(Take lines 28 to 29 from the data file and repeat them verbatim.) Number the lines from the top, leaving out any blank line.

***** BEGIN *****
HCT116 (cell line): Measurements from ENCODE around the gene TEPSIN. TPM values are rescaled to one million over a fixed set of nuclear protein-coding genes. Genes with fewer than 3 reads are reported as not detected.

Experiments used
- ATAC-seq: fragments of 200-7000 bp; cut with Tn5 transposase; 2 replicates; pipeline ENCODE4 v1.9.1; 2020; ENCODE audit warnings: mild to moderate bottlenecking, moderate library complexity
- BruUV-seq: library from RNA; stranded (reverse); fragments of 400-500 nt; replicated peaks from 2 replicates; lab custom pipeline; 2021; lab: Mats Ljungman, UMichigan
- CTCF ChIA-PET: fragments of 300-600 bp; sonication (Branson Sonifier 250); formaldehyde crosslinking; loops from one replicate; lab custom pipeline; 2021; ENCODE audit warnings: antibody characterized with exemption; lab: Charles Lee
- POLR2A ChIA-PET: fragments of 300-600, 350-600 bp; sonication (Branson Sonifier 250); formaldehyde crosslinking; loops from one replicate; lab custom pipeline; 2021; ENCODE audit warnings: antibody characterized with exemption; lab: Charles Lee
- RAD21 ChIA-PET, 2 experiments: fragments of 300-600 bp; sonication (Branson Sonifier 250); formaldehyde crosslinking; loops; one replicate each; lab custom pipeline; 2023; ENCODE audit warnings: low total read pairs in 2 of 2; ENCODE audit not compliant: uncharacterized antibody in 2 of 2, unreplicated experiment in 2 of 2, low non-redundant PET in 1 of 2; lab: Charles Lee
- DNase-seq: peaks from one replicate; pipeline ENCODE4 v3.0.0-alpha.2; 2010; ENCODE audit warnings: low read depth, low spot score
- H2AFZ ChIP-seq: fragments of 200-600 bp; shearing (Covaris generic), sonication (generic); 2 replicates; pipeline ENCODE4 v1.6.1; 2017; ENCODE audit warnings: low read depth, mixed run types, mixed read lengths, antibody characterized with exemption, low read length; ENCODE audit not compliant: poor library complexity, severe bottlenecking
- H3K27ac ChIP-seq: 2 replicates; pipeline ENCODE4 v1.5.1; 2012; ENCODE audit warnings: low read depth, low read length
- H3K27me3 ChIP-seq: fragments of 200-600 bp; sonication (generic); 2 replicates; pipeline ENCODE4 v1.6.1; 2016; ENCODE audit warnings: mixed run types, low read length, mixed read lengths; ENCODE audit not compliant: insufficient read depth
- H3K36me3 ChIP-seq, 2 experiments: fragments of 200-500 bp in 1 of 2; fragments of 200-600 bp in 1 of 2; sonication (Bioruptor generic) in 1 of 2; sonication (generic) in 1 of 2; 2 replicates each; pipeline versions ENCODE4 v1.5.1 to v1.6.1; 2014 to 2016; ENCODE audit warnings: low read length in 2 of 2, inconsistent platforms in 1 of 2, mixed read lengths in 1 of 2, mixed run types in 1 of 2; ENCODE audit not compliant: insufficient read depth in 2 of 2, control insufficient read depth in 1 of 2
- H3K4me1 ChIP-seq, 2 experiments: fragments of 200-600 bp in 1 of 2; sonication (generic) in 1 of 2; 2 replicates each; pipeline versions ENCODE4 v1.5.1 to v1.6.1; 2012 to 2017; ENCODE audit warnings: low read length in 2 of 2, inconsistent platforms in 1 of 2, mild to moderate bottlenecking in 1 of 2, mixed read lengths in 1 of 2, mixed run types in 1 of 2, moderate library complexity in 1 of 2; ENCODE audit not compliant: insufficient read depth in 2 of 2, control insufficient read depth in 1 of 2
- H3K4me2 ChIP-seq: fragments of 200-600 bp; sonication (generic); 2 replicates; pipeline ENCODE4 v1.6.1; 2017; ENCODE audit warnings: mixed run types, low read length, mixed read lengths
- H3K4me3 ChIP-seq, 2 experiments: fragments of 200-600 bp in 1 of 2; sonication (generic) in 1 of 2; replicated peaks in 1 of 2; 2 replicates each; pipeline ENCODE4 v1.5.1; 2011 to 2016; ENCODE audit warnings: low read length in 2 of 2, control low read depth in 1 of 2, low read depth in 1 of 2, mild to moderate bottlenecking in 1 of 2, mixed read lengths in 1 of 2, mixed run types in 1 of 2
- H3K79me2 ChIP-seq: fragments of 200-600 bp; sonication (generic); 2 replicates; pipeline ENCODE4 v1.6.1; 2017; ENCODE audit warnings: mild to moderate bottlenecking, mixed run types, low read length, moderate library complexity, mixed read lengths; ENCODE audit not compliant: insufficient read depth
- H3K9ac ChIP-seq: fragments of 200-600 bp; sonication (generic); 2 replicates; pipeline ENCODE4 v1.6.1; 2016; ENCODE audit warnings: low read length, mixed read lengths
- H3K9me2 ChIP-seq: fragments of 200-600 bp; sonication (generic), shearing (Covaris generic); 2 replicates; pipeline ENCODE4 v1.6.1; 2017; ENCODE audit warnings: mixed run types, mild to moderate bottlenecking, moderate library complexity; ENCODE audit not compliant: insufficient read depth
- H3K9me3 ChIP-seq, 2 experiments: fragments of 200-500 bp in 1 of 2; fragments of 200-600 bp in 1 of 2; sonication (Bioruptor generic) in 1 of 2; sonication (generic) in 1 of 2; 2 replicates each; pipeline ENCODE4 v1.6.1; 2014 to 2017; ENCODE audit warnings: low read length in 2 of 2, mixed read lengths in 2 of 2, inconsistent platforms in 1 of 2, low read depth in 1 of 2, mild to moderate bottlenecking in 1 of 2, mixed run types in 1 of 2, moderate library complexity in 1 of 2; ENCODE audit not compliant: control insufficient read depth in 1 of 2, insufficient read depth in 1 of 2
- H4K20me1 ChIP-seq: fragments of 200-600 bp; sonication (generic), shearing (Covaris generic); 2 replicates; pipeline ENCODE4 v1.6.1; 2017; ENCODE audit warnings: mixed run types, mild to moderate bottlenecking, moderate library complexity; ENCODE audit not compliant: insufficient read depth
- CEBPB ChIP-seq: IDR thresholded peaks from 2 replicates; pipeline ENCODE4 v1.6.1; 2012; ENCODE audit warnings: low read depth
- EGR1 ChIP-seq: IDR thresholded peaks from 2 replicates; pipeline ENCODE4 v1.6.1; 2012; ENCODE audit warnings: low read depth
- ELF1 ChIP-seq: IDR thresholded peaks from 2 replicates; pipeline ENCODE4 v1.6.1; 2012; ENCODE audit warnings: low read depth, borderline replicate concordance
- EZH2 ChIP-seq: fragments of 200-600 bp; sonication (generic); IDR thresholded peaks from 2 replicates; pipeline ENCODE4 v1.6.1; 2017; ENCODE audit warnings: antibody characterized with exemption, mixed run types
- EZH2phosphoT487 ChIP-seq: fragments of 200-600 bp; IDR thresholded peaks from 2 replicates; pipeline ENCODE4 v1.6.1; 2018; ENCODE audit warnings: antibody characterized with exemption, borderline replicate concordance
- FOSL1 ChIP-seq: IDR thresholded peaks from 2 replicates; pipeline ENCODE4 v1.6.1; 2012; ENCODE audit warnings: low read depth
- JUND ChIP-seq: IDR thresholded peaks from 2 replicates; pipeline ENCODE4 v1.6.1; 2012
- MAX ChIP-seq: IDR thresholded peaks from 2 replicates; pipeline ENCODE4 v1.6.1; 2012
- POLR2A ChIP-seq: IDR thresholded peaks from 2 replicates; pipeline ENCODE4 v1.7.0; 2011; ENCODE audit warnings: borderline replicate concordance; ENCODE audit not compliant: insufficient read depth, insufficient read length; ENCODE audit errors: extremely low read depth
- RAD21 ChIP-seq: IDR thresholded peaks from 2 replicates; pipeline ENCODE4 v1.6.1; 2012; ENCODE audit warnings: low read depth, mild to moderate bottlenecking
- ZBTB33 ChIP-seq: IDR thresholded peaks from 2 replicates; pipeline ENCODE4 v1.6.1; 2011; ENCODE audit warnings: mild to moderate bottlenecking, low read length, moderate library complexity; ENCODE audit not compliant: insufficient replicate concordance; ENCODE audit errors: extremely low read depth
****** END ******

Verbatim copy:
- MAX ChIP-seq: IDR thresholded peaks from 2 replicates; pipeline ENCODE4 v1.6.1; 2012
- POLR2A ChIP-seq: IDR thresholded peaks from 2 replicates; pipeline ENCODE4 v1.7.0; 2011; ENCODE audit warnings: borderline replicate concordance; ENCODE audit not compliant: insufficient read depth, insufficient read length; ENCODE audit errors: extremely low read depth